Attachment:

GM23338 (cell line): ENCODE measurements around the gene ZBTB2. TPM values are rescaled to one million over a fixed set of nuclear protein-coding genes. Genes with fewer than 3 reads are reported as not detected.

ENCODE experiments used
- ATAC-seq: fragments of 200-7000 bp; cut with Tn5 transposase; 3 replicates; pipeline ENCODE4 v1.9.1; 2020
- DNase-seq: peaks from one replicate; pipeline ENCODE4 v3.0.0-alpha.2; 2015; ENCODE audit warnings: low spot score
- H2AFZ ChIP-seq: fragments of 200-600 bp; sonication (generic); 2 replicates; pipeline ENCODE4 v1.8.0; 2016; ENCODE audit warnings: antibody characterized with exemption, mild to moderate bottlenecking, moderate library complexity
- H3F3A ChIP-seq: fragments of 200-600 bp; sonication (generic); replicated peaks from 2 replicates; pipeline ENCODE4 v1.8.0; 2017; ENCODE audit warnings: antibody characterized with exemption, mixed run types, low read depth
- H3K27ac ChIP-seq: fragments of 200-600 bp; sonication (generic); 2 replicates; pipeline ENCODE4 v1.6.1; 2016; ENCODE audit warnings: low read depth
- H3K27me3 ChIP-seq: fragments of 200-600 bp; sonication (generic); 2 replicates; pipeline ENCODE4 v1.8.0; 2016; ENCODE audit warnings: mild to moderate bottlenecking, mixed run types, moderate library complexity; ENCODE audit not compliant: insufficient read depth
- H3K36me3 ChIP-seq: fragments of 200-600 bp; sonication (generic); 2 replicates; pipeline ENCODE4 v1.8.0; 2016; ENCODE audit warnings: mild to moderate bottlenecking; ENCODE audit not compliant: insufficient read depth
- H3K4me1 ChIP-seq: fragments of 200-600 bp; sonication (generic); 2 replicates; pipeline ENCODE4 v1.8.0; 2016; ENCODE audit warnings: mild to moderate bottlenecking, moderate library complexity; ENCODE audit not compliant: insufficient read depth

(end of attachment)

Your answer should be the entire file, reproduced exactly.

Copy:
GM23338 (cell line): ENCODE measurements around the gene ZBTB2. TPM values are rescaled to one million over a fixed set of nuclear protein-coding genes. Genes with fewer than 3 reads are reported as not detected.

ENCODE experiments used
- ATAC-seq: fragments of 200-7000 bp; cut with Tn5 transposase; 3 replicates; pipeline ENCODE4 v1.9.1; 2020
- DNase-seq: peaks from one replicate; pipeline ENCODE4 v3.0.0-alpha.2; 2015; ENCODE audit warnings: low spot score
- H2AFZ ChIP-seq: fragments of 200-600 bp; sonication (generic); 2 replicates; pipeline ENCODE4 v1.8.0; 2016; ENCODE audit warnings: antibody characterized with exemption, mild to moderate bottlenecking, moderate library complexity
- H3F3A ChIP-seq: fragments of 200-600 bp; sonication (generic); replicated peaks from 2 replicates; pipeline ENCODE4 v1.8.0; 2017; ENCODE audit warnings: antibody characterized with exemption, mixed run types, low read depth
- H3K27ac ChIP-seq: fragments of 200-600 bp; sonication (generic); 2 replicates; pipeline ENCODE4 v1.6.1; 2016; ENCODE audit warnings: low read depth
- H3K27me3 ChIP-seq: fragments of 200-600 bp; sonication (generic); 2 replicates; pipeline ENCODE4 v1.8.0; 2016; ENCODE audit warnings: mild to moderate bottlenecking, mixed run types, moderate library complexity; ENCODE audit not compliant: insufficient read depth
- H3K36me3 ChIP-seq: fragments of 200-600 bp; sonication (generic); 2 replicates; pipeline ENCODE4 v1.8.0; 2016; ENCODE audit warnings: mild to moderate bottlenecking; ENCODE audit not compliant: insufficient read depth
- H3K4me1 ChIP-seq: fragments of 200-600 bp; sonication (generic); 2 replicates; pipeline ENCODE4 v1.8.0; 2016; ENCODE audit warnings: mild to moderate bottlenecking, moderate library complexity; ENCODE audit not compliant: insufficient read depth